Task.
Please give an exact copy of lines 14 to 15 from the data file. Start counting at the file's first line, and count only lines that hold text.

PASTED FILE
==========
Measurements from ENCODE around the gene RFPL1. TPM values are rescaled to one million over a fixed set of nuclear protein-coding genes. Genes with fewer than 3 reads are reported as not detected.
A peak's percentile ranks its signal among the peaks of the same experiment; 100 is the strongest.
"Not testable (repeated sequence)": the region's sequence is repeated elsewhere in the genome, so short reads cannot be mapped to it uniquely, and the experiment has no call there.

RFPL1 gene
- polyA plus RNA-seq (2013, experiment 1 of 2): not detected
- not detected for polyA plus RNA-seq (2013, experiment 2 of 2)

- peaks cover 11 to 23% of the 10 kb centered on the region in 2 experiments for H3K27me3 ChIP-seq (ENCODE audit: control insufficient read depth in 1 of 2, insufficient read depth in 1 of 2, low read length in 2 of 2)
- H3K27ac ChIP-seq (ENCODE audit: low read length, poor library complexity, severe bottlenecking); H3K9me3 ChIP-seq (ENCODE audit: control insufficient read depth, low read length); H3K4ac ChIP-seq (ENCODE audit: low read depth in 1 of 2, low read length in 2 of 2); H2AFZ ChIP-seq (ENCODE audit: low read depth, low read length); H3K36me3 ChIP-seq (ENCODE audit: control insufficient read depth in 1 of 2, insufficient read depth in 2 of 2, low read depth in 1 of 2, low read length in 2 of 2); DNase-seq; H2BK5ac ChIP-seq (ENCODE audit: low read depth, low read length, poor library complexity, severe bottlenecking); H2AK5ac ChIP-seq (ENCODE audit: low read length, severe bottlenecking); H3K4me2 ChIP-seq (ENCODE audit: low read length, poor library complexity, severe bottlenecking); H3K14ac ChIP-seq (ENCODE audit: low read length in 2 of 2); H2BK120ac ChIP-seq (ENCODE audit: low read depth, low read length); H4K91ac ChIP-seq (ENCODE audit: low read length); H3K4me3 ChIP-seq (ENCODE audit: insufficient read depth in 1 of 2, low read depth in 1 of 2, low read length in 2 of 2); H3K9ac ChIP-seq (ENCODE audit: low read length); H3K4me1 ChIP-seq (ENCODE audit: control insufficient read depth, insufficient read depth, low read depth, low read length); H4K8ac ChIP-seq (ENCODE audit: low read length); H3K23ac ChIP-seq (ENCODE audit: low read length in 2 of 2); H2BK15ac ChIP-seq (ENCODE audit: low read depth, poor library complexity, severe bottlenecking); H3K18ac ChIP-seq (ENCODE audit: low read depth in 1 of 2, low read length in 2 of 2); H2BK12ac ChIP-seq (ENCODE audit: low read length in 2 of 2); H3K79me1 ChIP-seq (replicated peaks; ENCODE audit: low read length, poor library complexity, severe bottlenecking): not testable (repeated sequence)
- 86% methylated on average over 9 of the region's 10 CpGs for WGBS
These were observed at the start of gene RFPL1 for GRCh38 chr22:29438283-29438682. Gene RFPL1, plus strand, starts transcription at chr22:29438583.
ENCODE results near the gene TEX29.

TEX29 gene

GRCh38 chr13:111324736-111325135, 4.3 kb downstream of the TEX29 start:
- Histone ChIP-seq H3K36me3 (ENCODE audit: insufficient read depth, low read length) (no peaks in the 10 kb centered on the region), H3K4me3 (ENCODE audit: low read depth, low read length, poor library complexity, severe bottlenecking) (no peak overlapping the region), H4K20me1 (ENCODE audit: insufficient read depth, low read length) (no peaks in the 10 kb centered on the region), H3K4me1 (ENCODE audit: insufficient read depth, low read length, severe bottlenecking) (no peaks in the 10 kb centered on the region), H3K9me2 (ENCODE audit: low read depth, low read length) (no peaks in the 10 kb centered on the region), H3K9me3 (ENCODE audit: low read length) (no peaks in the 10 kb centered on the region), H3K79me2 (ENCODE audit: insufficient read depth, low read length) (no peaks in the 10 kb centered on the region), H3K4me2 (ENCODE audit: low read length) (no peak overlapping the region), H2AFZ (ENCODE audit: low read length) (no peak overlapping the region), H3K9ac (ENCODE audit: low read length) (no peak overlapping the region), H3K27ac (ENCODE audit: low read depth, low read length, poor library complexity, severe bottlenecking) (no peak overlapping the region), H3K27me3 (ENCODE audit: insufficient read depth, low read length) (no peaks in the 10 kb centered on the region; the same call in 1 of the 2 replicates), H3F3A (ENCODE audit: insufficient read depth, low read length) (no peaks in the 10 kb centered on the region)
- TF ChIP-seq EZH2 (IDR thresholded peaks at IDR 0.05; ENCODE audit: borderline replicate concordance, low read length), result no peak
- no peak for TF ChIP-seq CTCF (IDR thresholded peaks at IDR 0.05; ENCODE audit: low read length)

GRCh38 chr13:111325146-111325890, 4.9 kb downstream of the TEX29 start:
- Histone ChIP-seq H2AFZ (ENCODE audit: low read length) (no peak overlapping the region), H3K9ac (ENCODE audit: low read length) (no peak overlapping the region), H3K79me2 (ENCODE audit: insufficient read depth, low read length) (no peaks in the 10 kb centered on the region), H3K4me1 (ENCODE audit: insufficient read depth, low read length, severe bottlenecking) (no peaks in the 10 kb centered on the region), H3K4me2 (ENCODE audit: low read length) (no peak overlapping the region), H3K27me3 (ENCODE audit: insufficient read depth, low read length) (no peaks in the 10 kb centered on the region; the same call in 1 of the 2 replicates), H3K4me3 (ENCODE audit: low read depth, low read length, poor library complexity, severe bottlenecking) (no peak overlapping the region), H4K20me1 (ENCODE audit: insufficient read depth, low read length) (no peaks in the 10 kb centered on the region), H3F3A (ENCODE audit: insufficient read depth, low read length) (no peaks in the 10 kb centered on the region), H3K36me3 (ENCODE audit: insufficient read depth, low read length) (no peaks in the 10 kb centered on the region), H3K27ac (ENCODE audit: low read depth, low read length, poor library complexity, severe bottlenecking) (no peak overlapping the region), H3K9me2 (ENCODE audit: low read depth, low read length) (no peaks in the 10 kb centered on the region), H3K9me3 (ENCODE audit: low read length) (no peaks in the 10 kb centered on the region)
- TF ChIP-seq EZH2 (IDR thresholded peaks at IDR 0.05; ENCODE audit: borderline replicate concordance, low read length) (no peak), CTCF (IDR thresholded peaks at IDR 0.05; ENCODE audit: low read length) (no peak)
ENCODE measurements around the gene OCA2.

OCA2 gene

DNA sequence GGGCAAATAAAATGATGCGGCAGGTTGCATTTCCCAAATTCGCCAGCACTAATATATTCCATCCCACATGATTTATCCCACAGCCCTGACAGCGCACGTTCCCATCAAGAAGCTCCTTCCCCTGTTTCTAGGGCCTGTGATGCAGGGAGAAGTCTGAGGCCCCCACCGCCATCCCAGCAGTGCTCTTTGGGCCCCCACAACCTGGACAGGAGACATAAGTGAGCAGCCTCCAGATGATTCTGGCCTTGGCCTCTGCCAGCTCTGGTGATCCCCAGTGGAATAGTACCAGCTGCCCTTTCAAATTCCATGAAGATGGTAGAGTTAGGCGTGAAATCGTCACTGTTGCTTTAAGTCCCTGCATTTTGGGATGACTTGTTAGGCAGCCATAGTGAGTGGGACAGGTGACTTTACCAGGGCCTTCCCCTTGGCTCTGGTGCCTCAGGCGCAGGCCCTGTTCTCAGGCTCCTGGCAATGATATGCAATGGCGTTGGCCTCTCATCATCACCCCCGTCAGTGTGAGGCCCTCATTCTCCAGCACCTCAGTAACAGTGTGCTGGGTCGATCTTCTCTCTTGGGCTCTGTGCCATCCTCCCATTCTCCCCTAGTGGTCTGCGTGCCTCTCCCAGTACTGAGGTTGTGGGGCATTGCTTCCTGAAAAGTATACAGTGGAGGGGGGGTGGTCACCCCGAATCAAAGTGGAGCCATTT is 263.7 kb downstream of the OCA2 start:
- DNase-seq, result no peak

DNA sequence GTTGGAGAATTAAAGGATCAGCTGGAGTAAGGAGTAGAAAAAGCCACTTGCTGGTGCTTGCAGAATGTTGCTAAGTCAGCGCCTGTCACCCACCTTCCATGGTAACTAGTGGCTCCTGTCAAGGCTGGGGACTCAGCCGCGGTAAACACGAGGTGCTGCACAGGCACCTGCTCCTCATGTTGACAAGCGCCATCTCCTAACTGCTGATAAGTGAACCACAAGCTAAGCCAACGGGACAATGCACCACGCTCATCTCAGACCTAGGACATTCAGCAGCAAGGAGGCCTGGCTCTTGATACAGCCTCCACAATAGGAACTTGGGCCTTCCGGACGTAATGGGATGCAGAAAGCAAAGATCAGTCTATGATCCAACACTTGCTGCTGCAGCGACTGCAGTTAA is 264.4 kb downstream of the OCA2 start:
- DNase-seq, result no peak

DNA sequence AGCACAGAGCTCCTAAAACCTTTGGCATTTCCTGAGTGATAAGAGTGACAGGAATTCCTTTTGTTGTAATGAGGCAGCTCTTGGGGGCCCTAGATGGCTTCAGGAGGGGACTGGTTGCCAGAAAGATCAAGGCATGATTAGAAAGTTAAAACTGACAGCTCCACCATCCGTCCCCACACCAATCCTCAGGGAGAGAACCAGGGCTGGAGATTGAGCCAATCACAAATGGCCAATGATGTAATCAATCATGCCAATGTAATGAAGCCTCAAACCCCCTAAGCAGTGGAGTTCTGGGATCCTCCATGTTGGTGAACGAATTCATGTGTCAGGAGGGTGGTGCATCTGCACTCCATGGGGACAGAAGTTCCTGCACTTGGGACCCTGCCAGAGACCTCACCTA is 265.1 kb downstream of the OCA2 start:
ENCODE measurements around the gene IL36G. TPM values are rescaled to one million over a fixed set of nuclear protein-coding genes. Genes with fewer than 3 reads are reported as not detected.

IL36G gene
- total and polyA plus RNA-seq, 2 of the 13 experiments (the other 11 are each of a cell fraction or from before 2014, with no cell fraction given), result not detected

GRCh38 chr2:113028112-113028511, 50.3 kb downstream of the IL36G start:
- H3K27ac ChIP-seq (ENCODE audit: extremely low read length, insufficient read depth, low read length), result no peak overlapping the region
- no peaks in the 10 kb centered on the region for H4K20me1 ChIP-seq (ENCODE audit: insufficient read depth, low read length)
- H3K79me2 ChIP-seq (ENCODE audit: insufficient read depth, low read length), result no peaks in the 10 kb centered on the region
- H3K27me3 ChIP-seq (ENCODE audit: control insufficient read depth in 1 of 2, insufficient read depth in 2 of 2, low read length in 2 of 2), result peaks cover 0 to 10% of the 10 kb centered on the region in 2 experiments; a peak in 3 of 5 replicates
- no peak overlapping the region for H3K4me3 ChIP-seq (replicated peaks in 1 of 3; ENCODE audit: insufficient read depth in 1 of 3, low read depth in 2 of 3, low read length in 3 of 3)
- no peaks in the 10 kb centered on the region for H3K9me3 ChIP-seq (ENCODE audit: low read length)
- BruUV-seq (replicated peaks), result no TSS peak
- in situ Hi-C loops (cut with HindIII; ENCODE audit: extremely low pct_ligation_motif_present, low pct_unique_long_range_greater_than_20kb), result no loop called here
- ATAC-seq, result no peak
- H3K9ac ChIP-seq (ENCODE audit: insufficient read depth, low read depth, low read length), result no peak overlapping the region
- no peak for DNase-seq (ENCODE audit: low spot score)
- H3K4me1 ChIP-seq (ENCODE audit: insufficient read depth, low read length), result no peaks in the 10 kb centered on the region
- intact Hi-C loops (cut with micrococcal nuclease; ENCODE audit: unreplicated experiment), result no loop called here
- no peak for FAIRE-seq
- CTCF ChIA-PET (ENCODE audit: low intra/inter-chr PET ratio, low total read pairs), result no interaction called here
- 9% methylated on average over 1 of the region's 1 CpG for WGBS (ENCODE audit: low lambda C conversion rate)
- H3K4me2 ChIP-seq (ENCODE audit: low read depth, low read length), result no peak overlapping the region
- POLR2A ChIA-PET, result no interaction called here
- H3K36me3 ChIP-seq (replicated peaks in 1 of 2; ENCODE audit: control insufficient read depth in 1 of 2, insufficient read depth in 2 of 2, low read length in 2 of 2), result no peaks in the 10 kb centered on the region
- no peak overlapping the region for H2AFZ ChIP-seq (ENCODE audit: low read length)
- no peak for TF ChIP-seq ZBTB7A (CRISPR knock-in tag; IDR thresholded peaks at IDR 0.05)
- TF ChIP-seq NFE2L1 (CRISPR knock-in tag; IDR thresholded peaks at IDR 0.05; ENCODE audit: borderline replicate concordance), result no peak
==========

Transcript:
- Histone ChIP-seq H3K36me3 (ENCODE audit: insufficient read depth, low read length) (no peaks in the 10 kb centered on the region), H3K4me3 (ENCODE audit: low read depth, low read length, poor library complexity, severe bottlenecking) (no peak overlapping the region), H4K20me1 (ENCODE audit: insufficient read depth, low read length) (no peaks in the 10 kb centered on the region), H3K4me1 (ENCODE audit: insufficient read depth, low read length, severe bottlenecking) (no peaks in the 10 kb centered on the region), H3K9me2 (ENCODE audit: low read depth, low read length) (no peaks in the 10 kb centered on the region), H3K9me3 (ENCODE audit: low read length) (no peaks in the 10 kb centered on the region), H3K79me2 (ENCODE audit: insufficient read depth, low read length) (no peaks in the 10 kb centered on the region), H3K4me2 (ENCODE audit: low read length) (no peak overlapping the region), H2AFZ (ENCODE audit: low read length) (no peak overlapping the region), H3K9ac (ENCODE audit: low read length) (no peak overlapping the region), H3K27ac (ENCODE audit: low read depth, low read length, poor library complexity, severe bottlenecking) (no peak overlapping the region), H3K27me3 (ENCODE audit: insufficient read depth, low read length) (no peaks in the 10 kb centered on the region; the same call in 1 of the 2 replicates), H3F3A (ENCODE audit: insufficient read depth, low read length) (no peaks in the 10 kb centered on the region)
- TF ChIP-seq EZH2 (IDR thresholded peaks at IDR 0.05; ENCODE audit: borderline replicate concordance, low read length), result no peak